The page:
Global Tuberculosis Cases Declining For The First Time: WHO
LONDON -- The World Health Organization says the number of people with tuberculosis has fallen for the first time.
In a report issued Tuesday, WHO estimated 8.8 million people fell ill last year, dropping from a peak of about 9 million in 2005. Officials said fewer people are now dying from the disease, but that a third of cases worldwide are probably not reported.
The small decline in reported cases is partly due to increased availability of medical treatment for TB, WHO said. The U.N. health agency also said estimates are now more accurate because countries have better surveillance of tuberculosis patients.
The TB death rate is expected to be reduced by half by 2015 everywhere except Africa, where the AIDS epidemic has also fueled a spike in tuberculosis. India and China account for about 40 percent of the world's tuberculosis cases.
In recent years, health experts have also warned of the increasing threat of drug-resistant tuberculosis, a signal that many people with TB aren't being treated properly.
Last month, officials warned that drug-resistant tuberculosis is spreading fast in Europe and that there are few drugs left to treat it. WHO estimated countries need another $1 billion to fund tuberculosis programs in 2012.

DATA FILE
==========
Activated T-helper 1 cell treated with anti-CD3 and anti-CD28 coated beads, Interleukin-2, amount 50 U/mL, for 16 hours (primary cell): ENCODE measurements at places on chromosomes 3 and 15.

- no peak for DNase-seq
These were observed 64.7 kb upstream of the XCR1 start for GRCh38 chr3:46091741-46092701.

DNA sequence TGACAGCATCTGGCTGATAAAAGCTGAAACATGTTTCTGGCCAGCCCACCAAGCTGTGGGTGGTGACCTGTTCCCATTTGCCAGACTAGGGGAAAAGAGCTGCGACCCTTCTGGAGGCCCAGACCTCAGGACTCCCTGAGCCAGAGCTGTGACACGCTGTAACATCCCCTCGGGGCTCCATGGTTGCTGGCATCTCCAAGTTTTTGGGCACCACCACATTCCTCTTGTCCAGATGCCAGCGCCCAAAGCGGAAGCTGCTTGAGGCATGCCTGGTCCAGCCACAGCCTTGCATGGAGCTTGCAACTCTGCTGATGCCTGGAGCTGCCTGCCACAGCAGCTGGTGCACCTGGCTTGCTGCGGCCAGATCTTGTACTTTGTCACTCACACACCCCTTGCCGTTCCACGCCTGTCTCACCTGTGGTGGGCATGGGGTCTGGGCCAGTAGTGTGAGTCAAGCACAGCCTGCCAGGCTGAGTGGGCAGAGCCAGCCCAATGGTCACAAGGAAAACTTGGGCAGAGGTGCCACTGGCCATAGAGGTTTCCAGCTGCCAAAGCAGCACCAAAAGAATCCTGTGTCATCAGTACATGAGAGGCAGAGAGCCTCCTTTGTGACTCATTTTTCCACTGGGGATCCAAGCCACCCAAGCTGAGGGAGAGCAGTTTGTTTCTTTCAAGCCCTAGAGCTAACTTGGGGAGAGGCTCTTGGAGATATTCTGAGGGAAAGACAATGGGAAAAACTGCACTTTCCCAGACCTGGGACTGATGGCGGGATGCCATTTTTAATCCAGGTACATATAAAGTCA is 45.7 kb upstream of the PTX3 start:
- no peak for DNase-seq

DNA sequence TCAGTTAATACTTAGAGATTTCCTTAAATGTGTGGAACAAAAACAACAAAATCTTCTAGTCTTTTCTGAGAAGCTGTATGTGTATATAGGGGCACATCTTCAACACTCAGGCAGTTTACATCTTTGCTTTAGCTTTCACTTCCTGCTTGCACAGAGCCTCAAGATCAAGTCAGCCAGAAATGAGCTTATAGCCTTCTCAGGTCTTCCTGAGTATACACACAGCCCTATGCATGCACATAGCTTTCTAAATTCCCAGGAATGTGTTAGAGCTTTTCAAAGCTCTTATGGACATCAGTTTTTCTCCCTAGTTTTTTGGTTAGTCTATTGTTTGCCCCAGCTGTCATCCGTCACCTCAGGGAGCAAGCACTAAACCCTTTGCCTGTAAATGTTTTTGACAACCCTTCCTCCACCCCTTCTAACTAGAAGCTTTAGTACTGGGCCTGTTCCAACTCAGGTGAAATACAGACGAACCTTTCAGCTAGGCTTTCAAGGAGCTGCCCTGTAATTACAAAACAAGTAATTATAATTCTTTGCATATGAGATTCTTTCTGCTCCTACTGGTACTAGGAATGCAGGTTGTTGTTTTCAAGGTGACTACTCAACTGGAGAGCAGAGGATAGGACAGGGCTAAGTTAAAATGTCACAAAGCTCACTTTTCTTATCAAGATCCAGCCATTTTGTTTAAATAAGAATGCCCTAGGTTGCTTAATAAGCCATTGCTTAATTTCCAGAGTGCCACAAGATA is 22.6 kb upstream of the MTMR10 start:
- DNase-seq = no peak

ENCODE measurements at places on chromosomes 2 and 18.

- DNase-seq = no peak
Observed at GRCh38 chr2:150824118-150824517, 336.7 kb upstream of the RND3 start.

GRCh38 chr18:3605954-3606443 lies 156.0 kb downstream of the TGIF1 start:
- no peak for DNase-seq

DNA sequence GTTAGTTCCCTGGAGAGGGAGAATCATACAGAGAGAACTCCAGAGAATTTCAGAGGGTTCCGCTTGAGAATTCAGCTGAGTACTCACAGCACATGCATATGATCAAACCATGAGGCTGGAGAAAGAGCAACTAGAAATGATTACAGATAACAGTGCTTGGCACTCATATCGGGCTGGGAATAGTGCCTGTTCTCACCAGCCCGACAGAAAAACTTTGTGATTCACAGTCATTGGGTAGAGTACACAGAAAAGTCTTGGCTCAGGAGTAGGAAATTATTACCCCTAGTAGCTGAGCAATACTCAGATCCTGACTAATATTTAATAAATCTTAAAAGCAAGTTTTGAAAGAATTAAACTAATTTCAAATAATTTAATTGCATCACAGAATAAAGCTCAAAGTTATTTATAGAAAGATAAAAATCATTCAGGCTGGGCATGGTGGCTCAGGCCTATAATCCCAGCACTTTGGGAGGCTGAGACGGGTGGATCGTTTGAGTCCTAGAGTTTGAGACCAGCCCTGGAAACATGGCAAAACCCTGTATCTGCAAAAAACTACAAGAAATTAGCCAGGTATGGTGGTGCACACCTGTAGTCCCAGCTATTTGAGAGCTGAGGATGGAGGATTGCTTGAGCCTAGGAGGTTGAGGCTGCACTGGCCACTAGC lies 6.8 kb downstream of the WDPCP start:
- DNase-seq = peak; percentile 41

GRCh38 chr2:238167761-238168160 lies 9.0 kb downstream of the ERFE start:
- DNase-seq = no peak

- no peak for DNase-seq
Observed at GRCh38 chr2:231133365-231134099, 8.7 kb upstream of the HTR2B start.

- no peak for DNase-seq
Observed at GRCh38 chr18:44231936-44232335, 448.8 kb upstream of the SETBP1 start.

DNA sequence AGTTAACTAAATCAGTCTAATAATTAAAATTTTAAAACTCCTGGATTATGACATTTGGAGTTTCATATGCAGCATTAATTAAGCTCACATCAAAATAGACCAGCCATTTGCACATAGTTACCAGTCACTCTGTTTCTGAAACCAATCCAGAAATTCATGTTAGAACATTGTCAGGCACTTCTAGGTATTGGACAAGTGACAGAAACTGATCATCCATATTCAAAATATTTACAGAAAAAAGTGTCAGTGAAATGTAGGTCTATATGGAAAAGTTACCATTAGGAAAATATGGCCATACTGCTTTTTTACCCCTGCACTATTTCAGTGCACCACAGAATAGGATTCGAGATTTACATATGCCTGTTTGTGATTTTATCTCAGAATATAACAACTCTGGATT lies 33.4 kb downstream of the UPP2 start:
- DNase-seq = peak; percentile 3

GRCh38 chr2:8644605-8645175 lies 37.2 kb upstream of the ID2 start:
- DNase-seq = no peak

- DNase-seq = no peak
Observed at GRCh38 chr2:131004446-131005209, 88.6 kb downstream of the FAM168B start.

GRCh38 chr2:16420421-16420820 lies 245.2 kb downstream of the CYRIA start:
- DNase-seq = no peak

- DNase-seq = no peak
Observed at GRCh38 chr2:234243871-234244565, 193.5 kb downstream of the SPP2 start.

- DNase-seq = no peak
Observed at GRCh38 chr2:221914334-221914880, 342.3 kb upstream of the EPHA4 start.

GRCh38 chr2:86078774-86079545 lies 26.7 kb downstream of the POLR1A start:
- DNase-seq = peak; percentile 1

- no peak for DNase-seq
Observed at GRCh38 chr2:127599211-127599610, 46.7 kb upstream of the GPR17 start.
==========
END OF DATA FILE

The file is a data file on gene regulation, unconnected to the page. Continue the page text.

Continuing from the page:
In the report, officials said they didn't have enough data to know whether the global outbreak of drug-resistant tuberculosis is increasing, decreasing or stable.
Last year, a new rapid test for drug-resistant TB was unveiled in more than two dozen countries, allowing patients to be treated sooner and stopping the disease's spread.
"But the promise of testing more people must be matched with the commitment to treat all detected," Mario Raviglione, the director of WHO's TB department, said in a statement. "It would be a scandal to leave diagnosed patients without treatment."